KB: As much as I hold every production we do near and dear to my heart, I have to choose Sister Act. Every show night, I stood in the back of the house with the creative team, and we had the time of our lives, dancing the entire show. After every show, I had multiple people come up to me and say that their favorite part was how much fun the cast was having on stage and how it shined through during their performance. My ultimate goal for every production is for people to have fun, make friends and learn something new, and that was accomplished wholeheartedly in Sister Act.

HC: What drew you to theatre?

KB: Music was my first love and has been a huge part of my life from as far back as I can remember. My favorite songs were always the ones that told stories. I remember seeing the movie remake of the musical Hairspray and falling in love with the characters, the stories and the soundtrack (which I immediately downloaded to my iPod nano). “Run And Tell That” is a song sung by the black lead in the show, and it is about embracing and loving his skin color no matter what anyone has to say about it. Listening to that song empowered me, and that was when I learned about the beauty of theatre and the power it has to make you feel, think and explore. I was also drawn to theatre because of the community that surrounds it. As people like to say, theatre is not the highest paying entertainment field to go into—but everyone who is in it is passionate. They are passionate about theatre and their jobs, and I love it.

HC: Diversity and representation matter. How do you anticipate theatre embracing more roles for African American women?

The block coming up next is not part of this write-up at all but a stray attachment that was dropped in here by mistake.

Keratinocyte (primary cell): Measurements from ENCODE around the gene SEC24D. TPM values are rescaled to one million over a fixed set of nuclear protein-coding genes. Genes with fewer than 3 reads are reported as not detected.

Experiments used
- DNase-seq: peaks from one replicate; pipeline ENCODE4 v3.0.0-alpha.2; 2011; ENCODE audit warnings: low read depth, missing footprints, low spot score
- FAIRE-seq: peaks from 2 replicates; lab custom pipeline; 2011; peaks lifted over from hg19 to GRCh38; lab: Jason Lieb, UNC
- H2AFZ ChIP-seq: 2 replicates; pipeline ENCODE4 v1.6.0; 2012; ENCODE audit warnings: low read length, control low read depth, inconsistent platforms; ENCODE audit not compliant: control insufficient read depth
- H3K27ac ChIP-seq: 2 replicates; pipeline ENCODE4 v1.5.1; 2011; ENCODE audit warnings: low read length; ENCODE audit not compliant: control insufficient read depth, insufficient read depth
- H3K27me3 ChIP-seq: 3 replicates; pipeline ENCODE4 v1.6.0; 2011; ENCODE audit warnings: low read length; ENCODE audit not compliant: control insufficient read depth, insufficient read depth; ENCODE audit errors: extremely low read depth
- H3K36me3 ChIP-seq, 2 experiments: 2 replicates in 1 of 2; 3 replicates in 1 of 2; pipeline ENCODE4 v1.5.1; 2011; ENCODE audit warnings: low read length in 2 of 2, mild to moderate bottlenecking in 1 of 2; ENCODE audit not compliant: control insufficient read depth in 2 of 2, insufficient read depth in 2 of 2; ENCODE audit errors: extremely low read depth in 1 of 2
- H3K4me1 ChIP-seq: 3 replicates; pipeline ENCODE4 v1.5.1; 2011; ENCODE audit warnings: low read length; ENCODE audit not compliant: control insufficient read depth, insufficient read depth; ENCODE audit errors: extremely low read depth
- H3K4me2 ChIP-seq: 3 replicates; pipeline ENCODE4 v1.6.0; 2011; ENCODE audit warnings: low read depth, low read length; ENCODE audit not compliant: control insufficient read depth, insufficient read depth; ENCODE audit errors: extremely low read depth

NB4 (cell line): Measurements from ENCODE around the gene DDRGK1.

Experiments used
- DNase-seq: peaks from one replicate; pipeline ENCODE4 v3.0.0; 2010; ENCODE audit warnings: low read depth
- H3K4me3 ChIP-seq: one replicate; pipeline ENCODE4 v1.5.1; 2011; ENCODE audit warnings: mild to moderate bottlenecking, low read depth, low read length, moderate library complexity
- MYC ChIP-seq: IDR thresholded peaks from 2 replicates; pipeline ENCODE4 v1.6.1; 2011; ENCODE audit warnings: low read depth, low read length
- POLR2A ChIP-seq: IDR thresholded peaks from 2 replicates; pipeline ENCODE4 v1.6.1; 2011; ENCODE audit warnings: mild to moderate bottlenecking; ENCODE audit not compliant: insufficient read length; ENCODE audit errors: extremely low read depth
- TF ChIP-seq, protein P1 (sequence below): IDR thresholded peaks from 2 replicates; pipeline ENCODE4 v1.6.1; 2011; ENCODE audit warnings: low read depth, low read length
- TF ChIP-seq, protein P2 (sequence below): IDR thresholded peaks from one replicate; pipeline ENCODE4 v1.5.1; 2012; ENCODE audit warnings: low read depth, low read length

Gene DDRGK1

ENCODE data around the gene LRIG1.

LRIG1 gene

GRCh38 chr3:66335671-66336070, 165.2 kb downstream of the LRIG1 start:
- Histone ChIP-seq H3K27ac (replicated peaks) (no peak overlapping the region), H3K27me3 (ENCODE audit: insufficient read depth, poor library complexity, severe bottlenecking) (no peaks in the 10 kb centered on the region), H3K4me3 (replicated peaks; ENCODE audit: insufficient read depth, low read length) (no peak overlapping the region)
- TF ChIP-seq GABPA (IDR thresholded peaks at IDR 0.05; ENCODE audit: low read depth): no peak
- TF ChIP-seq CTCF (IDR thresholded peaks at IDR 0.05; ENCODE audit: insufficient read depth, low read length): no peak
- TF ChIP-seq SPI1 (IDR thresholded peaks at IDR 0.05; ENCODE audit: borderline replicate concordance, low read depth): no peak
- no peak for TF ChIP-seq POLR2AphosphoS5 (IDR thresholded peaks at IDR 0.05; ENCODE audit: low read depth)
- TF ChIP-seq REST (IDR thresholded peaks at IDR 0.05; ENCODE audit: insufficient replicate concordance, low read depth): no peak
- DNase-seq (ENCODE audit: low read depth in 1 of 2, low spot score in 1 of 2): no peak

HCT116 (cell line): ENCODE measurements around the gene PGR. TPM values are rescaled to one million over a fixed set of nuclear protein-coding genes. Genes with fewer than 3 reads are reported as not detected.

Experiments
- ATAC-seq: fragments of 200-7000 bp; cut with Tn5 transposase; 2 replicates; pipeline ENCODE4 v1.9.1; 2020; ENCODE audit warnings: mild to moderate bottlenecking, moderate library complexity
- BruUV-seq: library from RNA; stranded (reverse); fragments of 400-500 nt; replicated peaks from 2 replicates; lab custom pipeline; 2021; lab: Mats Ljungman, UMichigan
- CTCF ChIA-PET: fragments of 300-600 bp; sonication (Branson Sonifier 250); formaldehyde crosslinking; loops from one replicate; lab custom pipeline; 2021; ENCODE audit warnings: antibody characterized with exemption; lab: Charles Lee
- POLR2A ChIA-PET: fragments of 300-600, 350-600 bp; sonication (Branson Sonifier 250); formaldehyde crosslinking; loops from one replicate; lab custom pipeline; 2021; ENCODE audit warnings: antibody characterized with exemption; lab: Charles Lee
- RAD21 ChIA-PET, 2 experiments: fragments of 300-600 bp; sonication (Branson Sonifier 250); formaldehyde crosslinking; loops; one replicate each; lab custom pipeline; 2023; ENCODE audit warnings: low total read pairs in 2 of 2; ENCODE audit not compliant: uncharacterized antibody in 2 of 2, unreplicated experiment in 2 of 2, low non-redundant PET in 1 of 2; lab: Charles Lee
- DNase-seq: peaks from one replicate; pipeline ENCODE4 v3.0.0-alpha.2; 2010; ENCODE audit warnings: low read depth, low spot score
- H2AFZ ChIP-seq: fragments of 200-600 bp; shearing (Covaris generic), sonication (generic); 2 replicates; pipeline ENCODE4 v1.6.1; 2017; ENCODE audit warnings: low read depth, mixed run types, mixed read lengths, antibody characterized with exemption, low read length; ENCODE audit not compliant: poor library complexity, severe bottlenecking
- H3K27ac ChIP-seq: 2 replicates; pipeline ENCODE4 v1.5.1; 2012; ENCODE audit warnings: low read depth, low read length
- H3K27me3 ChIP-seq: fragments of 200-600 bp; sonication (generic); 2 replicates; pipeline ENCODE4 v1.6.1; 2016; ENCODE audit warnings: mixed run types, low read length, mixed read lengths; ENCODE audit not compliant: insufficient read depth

KB: It is a difficult question because African American women in starring roles is something we do not see much of now. Theatre is inherently and institutionally very white, and it is difficult for people of color to get roles or to have their voices heard, especially in roles that were originally played by white actors, because “white” is the norm. I think there needs to be more minorities (women, POC, LGBTQ*, etc.) in power in the creative and administrative aspects of theatre. As much as we can hope for and embrace the theatrical narritaves written about us, I do not think we will see more roles for black women, and POC women all across the board, until we have more of our voices heard in powerful ways. There are some really amazing pieces of theatre that tell the stories of and star black women, and there has been a recent increase in the popularization of POC narratives in theatre, but it is nowhere close to where it should be. As audiences, we need to demand that these stories be told and then support the productions when it happens. Ultimately, we need more diversity within the upper and more powerful tiers of theatre to push forth this inclusion.

HC: What tips do you have for people to bring a bit of creativity into their everyday life, especially those not naturally talented?

KB: I think that everyone has a talent, even if they don’t know it yet! Regardless, creativity should not just be limited to those who have a knack for painting or have vocals for days. My advice would be to go after whatever makes you happy. If there is something you have always wanted to do, do it! Go to that pottery class, take that voice lesson (or sit in your car with the music blasting and the windows all the way up), start a journal or just hang some photos up on your wall! Gather inspiration from your dreams, goals and everyday surroundings, and never let the fear of not being good get in your way!

HC: You’re graduating this year! How do you plan to take over the world?  

KB: I am moving to New York City after I graduate and am currently on the hunt for jobs within the management and administrative sectors of theatre. My dream life goal would to head a theatre company or run my own company (women of color in power in theatre, y’all!).

Kiara- we will miss you, but we're so excited to see what fantastic things you do in the future.

Congratulations on graduating and Go Class of 2019!